"The youth suicide rate has nearly doubled in the state since 2010. Actually, suicide is now the second-leading cause of death among youth ages 10-17," explained Whitney Tucker, Research Director for NC Child.
The findings are based in part on survey responses from teens.
"About 16 percent of all of our high school students in the state reported having considered suicide, and 8 percent reported having attempted it," Tucker said. "But that rate was about double for African-American students, and then when we talk about LGBT students, of any race, that was up to 43 percent."
Tucker noted suicide, in particular, is a multi-factorial health issue, pointing to several causes such as bullying, household dysfunction, abuse in the home, and lack of access to mental health-care.
"Seventy-two percent of children with a diagnosed mental health condition are not receiving services in our state right now," said Michelle Ries, Project Director at the North Carolina Institute of Medicine.
Ries, a mother of three, also noted that North Carolina's mental health counselor-student and nurse-student ratios lag behind the recommended ratios.
According to the American School Nurses Association, the recommended rate is 250 students per counselor compared to the statewide rate at 378 students per counselor. For nurses, the recommended rate is 750 students per nurse, while the statewide rate is 1,073 students per nurse.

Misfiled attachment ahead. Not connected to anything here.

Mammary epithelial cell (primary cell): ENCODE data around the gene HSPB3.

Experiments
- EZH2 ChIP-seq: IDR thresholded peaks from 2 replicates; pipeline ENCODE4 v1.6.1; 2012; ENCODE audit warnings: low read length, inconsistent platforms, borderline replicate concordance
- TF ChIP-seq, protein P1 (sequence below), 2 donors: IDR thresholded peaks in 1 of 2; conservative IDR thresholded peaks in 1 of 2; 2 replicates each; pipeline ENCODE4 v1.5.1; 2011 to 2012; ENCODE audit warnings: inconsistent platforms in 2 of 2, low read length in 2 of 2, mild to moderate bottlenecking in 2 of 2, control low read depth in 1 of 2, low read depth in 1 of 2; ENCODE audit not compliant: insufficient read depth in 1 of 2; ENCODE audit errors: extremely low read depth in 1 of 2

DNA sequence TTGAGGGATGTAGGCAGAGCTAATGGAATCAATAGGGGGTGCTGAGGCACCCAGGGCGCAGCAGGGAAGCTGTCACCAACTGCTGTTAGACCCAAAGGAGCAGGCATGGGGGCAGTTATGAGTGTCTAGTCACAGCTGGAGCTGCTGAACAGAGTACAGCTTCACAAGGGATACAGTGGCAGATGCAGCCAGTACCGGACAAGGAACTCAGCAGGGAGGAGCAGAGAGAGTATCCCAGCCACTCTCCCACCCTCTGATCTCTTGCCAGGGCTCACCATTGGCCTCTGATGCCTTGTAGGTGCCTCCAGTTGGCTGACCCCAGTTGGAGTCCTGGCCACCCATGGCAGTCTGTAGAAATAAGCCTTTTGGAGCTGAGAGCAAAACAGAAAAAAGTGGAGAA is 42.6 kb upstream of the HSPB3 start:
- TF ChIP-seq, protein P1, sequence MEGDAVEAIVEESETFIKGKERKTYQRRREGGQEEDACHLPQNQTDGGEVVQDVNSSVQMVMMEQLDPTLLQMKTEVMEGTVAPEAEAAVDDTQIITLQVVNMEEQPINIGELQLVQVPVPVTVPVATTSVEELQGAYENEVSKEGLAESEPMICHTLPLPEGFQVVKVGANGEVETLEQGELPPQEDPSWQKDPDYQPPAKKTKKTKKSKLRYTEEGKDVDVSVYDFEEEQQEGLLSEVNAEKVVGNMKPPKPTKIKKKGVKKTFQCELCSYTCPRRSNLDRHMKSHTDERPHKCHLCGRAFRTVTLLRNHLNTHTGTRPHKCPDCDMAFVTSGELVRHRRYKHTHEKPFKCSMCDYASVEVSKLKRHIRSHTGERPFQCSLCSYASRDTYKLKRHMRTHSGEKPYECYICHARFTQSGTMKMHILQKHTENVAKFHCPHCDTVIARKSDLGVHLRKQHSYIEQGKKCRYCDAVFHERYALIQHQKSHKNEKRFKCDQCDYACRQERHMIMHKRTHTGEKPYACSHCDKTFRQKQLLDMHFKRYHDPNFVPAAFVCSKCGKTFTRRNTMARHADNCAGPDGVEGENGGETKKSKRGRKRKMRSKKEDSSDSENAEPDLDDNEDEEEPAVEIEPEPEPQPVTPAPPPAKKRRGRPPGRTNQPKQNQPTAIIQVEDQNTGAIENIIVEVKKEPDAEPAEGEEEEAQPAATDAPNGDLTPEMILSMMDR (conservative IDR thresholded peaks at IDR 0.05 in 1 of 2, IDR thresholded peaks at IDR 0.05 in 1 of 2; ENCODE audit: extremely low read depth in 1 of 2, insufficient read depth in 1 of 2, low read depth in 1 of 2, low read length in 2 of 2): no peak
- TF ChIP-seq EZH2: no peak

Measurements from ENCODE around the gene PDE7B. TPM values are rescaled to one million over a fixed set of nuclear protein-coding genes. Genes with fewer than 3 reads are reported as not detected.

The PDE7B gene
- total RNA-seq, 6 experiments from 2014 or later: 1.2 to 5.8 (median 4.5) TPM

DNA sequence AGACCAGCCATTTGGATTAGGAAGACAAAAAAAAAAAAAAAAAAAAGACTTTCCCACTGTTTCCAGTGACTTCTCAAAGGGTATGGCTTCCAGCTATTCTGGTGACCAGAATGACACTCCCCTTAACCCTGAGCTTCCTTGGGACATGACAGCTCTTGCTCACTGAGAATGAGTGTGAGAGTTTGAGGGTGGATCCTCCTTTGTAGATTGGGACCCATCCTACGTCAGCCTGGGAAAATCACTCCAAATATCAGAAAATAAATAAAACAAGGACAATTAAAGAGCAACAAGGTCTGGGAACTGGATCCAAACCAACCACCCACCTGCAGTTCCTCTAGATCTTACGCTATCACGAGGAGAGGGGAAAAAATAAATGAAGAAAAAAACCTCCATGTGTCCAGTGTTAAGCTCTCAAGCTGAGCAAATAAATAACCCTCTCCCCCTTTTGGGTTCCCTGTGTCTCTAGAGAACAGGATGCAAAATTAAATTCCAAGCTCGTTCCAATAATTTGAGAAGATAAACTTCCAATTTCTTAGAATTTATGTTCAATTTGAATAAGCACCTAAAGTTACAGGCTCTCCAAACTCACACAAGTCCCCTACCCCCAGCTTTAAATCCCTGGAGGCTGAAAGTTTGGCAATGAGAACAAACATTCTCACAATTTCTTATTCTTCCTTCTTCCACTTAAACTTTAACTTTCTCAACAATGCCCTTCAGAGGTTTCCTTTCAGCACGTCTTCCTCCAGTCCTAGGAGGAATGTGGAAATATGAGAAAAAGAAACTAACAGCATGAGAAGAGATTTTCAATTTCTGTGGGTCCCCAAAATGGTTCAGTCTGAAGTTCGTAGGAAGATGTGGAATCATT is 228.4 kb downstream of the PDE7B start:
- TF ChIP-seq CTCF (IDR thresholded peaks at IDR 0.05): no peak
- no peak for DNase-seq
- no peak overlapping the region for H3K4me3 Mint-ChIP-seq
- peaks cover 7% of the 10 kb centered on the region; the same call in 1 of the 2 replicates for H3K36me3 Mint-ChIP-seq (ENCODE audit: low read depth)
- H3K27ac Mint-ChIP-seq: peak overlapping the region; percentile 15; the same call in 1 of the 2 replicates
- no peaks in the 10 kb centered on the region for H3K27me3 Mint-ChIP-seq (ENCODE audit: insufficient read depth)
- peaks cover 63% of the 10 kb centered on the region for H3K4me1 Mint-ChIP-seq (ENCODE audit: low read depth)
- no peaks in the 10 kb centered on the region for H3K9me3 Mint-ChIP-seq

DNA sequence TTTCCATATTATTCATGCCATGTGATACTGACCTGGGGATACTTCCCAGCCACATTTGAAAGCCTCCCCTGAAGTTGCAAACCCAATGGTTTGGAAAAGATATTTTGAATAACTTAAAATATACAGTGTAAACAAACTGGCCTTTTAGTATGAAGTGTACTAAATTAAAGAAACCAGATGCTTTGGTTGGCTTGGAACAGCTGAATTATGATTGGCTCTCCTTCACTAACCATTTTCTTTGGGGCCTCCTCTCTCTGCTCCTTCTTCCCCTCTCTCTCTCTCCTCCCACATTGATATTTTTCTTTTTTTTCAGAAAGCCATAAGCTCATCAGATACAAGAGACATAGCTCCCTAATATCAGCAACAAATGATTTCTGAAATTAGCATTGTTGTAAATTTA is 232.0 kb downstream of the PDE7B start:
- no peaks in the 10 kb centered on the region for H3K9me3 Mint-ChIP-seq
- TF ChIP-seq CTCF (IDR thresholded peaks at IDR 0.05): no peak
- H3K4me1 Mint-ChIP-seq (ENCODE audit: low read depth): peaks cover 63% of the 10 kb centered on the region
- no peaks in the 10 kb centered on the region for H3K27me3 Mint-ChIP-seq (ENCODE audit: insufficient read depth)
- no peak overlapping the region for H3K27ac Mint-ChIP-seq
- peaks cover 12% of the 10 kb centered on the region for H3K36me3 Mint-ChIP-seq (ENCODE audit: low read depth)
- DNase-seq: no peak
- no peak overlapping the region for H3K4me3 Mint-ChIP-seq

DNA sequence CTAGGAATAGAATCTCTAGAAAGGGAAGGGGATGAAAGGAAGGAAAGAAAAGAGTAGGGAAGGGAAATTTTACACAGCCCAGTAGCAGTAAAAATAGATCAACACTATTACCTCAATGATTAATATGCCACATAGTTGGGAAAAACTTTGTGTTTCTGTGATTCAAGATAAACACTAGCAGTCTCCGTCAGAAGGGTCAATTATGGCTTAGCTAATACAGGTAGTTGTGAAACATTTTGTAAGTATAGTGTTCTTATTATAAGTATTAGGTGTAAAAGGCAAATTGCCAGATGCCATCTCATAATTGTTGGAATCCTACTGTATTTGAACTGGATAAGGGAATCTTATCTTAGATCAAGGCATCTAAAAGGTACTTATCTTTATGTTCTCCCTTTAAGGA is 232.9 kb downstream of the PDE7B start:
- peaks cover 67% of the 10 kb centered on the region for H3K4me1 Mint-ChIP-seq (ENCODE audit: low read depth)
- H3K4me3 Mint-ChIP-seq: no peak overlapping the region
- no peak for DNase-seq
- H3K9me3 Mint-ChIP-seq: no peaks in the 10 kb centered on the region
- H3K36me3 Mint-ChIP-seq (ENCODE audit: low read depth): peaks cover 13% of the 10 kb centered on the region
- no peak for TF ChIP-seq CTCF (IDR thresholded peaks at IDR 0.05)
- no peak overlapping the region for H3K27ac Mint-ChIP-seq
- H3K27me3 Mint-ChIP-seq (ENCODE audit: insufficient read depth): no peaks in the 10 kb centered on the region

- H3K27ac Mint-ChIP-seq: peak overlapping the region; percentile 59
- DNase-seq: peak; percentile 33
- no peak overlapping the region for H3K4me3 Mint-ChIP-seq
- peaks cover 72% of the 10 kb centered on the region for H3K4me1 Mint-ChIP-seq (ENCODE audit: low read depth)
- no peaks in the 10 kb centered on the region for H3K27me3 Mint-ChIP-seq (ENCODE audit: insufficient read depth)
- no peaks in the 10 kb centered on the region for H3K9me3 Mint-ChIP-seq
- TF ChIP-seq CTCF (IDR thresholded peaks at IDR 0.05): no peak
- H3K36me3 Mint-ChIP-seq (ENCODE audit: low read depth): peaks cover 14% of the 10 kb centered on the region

However, Ries added the onus isn't strictly on school officials to create a positive environment for youth.
"It's okay to talk about things you may be feeling, or things you may be experiencing. I think that there's still a lot of stigma around talking about mental health and around depression and thoughts of suicide, and I think it's really important that kids know that they can come to you when they're feeling things, or they can come to another trusted adult in their life, whether that's a teacher, somebody at school, or somebody else," Ries said.
The report recommends a three-pronged approach to reducing youth suicide rates:
- Reducing barriers to mental health care
- Making it harder for youth to get access to lethal means (e.g., safe storage of firearms and prescription drugs)
- Ensuring that caring adults in a child's life are trained to detect and address risk factors for dying by suicide. These include caregivers, as well as school safety personnel such as nurses, social workers, and psychologists.
"Pay attention to changes in your child's behavior, pay attention to the relationships that they have with other kids, and what they may be saying and what they may not be saying, and talk about these things early," Ries said.
Another troubling trend highlighted in the report was vaccination rates.
While it still gives North Carolina a "B" for its 74 percent vaccination rate- compared to a 70 percent national average- for those 19 months to 35 months, it pointed to an 11 percent drop since 2014. It has stoked fears that diseases once believed to be eradicated could return.
"That's going to keep happening if more and more parents are refusing to believe in the decades worth of research and science that we have behind the proven efficacy of vaccines," Tucker said.
Recently, reports of measles have popped up across the country, with health officials blaming low vaccination rates.